Clubs continue to grow but cashflow causing problems

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Sports clubs across England continue to grow with participants and volunteer numbers rising according to a new report published by the Sport and Recreation Alliance and Sport England.

This growth has continued despite a challenging environment of increased costs and decreased income as outlined by over 1,600 clubs who responded on behalf of 350,000 members.

It reflects the nation’s love affair with sport and the long-standing nature of our clubs with over three quarters of those surveyed having now run for at least 10 years.

Becoming a member of a sports club still represents excellent value for money with average fees of £108 per year compared to an average of £579.60 to attend one of the five major gym chains in the country.

James Allen, Director of Policy, Governance and External Affairs at the Sport and Recreation Alliance is pleased with the progress but warns that changes must be made to protect the future of our clubs.

He said: “It is obvious that sports clubs remain a pivotal player in encouraging physical activity as they create a strong community focused way to get into sport and recreation.

“We should celebrate and endorse the growth of these clubs, but it is crucial that we safeguard against an uncertain financial climate to allow the sector to continue to prosper.”

There is reason to be cautiously optimistic following the results of this survey with rises across all member categories since 2013.

Over half (53%) of the clubs who responded expect their adult membership to continue increasing with two thirds (66%) expecting similar growth with their juniors.

The support network in our clubs is also on the rise with volunteers increasing by a third (33%). The main reasons for helping included a passion for the sport and to give something back to the community.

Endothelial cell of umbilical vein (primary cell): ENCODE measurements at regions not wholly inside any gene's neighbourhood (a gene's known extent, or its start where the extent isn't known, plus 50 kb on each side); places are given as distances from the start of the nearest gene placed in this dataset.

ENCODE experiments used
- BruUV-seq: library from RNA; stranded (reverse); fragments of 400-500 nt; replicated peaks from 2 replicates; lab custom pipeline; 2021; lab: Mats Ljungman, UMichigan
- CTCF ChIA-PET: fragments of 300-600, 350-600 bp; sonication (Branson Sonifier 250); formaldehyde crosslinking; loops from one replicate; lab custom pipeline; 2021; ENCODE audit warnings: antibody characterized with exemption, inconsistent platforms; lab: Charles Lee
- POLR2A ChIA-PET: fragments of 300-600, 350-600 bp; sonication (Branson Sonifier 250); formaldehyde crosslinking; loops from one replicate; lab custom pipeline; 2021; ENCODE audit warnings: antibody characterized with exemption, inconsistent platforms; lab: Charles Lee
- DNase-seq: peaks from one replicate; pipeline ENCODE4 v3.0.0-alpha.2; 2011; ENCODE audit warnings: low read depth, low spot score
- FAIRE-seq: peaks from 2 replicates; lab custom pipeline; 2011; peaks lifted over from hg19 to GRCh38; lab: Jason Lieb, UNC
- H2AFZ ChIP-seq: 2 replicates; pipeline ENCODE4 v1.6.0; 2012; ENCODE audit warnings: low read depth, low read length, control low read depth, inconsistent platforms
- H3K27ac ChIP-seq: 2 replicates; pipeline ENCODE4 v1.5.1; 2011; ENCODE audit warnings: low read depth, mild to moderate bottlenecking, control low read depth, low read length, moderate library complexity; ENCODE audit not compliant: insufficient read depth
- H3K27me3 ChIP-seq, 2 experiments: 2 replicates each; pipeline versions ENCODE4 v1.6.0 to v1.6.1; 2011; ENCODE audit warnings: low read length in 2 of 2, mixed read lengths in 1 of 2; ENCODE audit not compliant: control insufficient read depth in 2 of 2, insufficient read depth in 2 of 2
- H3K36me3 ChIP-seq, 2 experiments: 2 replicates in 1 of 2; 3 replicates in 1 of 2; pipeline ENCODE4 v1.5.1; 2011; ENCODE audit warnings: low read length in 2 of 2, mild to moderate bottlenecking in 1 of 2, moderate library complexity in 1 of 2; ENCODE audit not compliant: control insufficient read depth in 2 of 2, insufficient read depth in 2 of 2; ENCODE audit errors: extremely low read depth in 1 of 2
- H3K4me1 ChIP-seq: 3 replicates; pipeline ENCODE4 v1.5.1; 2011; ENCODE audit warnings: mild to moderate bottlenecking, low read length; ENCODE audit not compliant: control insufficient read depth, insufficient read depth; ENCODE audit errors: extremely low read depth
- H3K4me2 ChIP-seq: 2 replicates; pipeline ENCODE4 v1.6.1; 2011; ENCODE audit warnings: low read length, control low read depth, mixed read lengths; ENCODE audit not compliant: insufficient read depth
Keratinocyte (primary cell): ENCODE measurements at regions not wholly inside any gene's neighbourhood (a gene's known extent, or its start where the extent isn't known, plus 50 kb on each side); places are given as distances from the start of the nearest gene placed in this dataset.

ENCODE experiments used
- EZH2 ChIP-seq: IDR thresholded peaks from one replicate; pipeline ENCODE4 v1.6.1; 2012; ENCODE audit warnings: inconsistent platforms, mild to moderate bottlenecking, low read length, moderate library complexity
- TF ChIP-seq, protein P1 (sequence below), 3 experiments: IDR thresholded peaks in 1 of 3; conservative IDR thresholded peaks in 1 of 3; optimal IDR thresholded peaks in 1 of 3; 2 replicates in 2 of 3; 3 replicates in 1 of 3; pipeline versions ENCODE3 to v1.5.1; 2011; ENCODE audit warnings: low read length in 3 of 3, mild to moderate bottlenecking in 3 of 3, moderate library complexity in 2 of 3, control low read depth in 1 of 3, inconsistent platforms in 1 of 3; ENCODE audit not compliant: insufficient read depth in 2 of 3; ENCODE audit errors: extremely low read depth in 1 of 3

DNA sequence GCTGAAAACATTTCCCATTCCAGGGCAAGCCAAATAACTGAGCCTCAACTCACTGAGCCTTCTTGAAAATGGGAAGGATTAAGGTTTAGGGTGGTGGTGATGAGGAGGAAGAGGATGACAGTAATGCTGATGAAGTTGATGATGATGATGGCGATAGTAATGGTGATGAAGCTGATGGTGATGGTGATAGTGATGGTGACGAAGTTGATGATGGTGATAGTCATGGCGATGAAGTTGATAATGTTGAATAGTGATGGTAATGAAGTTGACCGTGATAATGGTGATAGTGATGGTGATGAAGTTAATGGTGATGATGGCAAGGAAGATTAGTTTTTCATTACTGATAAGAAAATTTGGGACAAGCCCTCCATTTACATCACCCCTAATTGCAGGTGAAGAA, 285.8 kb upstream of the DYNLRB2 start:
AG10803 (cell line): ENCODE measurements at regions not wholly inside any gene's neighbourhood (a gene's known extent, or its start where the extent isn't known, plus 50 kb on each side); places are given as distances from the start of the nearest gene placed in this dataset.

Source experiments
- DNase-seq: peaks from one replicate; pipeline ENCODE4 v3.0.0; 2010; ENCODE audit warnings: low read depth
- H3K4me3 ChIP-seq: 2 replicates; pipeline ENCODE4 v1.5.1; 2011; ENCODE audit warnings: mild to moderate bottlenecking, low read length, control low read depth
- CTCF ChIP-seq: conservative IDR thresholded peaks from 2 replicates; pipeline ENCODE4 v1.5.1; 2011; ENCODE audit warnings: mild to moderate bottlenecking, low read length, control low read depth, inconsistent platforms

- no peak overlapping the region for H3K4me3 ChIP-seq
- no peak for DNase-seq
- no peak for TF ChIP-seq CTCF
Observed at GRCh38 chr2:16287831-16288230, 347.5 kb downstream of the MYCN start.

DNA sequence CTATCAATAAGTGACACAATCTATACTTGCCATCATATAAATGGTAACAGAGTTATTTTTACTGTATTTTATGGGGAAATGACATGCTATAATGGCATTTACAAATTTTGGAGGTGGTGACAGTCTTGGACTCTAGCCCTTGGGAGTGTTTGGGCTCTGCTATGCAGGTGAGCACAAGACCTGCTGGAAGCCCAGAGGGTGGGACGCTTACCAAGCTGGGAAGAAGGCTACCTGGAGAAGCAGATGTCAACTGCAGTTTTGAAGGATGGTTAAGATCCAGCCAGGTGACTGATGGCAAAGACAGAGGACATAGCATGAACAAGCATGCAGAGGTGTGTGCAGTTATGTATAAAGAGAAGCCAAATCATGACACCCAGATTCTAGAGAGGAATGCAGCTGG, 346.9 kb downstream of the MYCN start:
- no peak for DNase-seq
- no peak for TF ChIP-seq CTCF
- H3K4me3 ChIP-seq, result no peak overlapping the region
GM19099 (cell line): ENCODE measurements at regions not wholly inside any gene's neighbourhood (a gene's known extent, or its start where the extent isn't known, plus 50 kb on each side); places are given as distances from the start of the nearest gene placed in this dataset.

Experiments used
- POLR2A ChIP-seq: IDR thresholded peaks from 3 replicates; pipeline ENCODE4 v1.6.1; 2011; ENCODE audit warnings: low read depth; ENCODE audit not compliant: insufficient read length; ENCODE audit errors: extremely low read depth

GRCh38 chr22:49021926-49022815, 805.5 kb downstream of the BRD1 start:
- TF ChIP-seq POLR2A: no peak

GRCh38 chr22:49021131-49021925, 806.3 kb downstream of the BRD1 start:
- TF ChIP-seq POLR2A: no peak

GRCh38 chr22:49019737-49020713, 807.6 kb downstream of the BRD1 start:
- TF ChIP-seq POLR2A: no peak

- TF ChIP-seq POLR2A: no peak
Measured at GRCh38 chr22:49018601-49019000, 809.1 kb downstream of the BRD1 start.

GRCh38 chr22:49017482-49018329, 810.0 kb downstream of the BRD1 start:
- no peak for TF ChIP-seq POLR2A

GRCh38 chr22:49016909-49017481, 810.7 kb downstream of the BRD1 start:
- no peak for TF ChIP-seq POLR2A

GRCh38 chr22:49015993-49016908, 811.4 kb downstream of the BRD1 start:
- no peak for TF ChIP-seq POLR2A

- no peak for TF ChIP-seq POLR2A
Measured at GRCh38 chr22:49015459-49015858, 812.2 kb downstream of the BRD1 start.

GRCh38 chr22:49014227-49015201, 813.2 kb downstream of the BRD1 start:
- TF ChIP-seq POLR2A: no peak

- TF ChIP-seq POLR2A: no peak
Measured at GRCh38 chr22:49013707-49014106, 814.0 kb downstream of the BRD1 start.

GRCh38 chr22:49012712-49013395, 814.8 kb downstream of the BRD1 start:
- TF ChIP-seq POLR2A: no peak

Although the number of people joining our clubs is growing, the average income has decreased to £35,648. The average expenditure has increased to £41,874 per year.

The financial concern is noted by clubs with 44% stating that increased costs will provide a challenge over the next two years. 

Reflecting on the issue of costs, Allen added: “With continued austerity, the potential impact of Brexit and a growing dependence on local authorities for facility hire, our clubs must be prepared to be flexible in how they make themselves financially sustainable.”

Over half of clubs have suggested that they have undertaken no specific measures to reduce their running costs but 69% have invested in improving facilities.

When looking at the make-up of our clubs there is a worrying under representation of disabled participants in sport. Almost a third, (29%) of respondents admitted that they don’t yet have suitable equipment for disabled members at their club.

Nearly a quarter of clubs also suggest they would benefit from additional education in making their sport inclusive for disabled people. There is a clear desire to make improvements and create clubs which are more reflective of society.  


You can read the full Sports Club Survey Report 2017/18 here